Councils using ‘Intelligence’ to track down low EPC properties and fine £5,00015:08 PM, 29th March 2021
About 2 weeks ago 36
Although the upcoming general election has grabbed all the headlines, letting agencies should not forget the important changes to Anti-Money Laundering (AML) rules that come into force on January 10th 2020.
PayProp says that while the political future remains unsettled, with a raft of new rented sector policies put forward, agencies should instead focus on remaining compliant with existing and confirmed incoming regulation.
For the first time, letting agents will explicitly fall under the scope of AML rules and with just a few weeks to go before the Fifth Directive comes into force, they must act now to avoid falling foul of the law.
The only certainty is continued uncertainty
Although the outcome of the election will provide some clarity over the country’s future direction, there will still be questions surrounding housing policy as well as other issues that affect housing, like Brexit.
“The three major parties have a range of different plans for the rental sector,” says Neil Cobbold, Chief Operating Officer of PayProp UK.
“The Conservatives have proposed to introduce Lifetime Rental Deposits and committed to scrapping Section 21.”
“Meanwhile, Labour have put forward proposals for rent controls and annual property MOTs, while the Liberal Democrats have pledged to introduce mandatory landlord licensing and a Help to Rent scheme,” he says.
“After December 12, there will undoubtedly be new rules for agents to think about. However, they may need to be consulted on and will take time to implement.”
“Agencies should therefore focus on more certain compliance issues, particularly the Fifth Money Laundering Directive which comes into force in January no matter who wins the election,” Cobbold says.
Agents must focus on AML procedure
The new EU anti-money laundering rules will require letting agencies to carry out checks on landlords and tenants involved in rental transactions of €10,000 or more per month (currently equivalent to approximately £8,500).
The Treasury has not yet published the legislation that would transpose the Fifth Directive into UK law. However, during the consultation, lawmakers considered whether this threshold should be lowered – and even whether self-managing landlords should also be covered by the new rules.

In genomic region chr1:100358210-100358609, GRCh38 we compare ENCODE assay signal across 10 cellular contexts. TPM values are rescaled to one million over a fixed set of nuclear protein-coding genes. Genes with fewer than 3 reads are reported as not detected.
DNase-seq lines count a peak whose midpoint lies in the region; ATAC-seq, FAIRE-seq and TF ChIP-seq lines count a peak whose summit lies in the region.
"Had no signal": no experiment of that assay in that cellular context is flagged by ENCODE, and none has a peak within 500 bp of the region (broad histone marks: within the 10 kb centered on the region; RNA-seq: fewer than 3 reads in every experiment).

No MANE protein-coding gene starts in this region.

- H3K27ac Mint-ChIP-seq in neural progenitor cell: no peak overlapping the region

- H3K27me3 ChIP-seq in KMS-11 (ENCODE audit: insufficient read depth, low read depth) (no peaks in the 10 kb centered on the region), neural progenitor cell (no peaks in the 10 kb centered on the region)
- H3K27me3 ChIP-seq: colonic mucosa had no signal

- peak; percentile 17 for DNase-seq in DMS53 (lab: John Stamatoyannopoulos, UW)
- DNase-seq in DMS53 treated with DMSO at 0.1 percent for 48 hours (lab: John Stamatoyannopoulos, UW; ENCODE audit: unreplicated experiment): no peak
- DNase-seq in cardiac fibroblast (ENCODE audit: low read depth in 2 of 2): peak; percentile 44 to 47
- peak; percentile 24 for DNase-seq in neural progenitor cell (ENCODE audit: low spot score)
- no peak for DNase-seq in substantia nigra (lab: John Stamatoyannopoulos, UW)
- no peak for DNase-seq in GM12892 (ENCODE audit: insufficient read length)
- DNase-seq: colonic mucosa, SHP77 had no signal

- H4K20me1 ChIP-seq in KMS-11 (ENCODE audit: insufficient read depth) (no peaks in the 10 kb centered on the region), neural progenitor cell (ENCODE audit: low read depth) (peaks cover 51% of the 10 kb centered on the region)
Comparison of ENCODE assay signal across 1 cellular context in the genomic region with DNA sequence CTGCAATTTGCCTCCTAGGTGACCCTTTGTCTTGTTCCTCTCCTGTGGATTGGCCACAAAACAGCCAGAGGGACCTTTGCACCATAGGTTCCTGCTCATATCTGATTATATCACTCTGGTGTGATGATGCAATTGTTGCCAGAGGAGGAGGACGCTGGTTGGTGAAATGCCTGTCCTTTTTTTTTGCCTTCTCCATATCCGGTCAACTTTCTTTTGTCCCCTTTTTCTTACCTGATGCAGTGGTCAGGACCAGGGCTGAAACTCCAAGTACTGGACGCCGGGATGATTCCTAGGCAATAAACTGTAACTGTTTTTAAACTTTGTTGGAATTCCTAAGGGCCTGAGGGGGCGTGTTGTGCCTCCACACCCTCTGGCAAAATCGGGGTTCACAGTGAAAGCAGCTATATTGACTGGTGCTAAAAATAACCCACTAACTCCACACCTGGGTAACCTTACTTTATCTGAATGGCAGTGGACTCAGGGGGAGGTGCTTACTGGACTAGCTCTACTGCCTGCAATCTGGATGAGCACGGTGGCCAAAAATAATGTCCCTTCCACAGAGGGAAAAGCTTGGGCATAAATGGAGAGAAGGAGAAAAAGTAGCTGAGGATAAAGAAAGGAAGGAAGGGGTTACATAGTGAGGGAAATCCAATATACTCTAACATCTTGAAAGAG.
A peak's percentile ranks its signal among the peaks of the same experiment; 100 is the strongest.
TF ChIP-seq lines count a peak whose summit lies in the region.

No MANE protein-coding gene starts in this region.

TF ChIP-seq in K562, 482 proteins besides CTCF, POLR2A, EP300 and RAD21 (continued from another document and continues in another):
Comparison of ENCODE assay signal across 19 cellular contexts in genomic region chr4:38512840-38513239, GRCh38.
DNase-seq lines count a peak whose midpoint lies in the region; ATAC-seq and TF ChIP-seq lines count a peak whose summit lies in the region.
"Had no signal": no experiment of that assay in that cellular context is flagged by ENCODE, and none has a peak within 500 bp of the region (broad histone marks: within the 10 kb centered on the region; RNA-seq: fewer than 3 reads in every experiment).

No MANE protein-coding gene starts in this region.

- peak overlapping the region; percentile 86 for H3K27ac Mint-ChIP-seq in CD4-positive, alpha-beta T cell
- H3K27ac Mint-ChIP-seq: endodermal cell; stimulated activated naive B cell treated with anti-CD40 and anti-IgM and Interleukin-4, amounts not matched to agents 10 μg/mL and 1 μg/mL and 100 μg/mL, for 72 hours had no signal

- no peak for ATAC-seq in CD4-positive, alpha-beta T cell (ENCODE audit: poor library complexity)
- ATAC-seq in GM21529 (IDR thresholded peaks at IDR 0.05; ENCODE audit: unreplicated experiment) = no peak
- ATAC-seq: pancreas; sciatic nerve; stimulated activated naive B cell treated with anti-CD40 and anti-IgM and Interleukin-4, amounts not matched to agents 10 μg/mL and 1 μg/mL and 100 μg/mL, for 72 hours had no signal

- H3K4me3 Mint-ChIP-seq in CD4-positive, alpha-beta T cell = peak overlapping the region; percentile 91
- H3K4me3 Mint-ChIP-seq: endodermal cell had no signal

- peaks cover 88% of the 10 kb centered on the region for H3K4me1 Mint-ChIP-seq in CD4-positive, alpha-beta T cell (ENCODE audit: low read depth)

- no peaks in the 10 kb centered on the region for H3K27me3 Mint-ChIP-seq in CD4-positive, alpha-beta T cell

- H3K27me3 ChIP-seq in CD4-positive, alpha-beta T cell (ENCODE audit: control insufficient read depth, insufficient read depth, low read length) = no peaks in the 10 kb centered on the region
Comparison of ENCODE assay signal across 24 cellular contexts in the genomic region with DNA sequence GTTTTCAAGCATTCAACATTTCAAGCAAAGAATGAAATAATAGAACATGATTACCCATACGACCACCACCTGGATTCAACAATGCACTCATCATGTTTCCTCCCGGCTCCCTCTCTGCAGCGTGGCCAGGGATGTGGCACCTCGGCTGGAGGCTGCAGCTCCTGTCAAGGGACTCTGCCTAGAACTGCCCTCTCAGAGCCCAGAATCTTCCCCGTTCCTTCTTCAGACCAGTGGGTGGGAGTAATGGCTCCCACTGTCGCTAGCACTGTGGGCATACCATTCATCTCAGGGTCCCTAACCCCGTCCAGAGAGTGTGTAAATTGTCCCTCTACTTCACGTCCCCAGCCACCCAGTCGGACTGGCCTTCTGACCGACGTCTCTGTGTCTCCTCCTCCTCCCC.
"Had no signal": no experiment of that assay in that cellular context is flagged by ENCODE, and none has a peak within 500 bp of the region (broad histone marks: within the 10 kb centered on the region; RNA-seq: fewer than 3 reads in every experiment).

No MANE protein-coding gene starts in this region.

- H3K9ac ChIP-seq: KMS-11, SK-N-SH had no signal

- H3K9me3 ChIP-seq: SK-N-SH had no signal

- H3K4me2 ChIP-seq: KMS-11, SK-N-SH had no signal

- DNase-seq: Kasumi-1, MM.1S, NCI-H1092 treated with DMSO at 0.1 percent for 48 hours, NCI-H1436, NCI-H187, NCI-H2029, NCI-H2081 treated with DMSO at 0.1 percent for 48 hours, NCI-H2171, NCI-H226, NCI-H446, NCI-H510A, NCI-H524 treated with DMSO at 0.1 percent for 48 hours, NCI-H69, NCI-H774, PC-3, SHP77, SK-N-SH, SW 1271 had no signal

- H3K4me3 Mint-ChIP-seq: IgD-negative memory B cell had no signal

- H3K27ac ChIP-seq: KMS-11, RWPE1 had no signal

“While the Fifth Directive may not affect all letting agencies, those which are impacted will be required to take on significant additional work,” says Cobbold.
“Given that we do not yet know how high the threshold will be set, estate and letting agents of all sizes should stay informed about their potential obligations under AML rules.”
“As well as carrying out the necessary checks on landlords and tenants, letting agents will need to consider Politically Exposed Persons.
“Letting agents are also likely to have to register with HMRC for supervision, although the government is considering allowing industry bodies to supervise.”
“This regulation will most likely affect both high-end letting firms and agencies with landlords that rent out multiple properties. It’s important that all firms are clear on whether their current transactions come under the scope of the
new rules – and on what is required should they need to make checks on high-value transactions in the future,” he adds.
“We know that HMRC enforces anti-money laundering rules very strictly, so agencies need to make sure they have all the necessary procedures and contingencies in place.”
Expect further AML obligations
Even if the some letting agencies do not fall under the new anti-money laundering regulations, Cobbold says they should still prepare for further directives which could affect them in the future.
“The evidence shows that AML regulation is only getting tighter and could eventually cover all lettings and sales agents,” Cobbold suggests.
“After a gap of almost 10 years between the Third and Fourth Directives, there has only been a period of just over two years before the implementation of the Fifth Directive. Therefore, agents should be aware that further legislation could appear sooner rather than later.”
“To prepare for AML compliance, agencies should review their due diligence processes and ensure staff are aware of the checks they’ll need to make.”
“It could also be beneficial to look at payment systems and consider ways in which automation can make compliance processes more efficient and less prone to human error,” he concludes.
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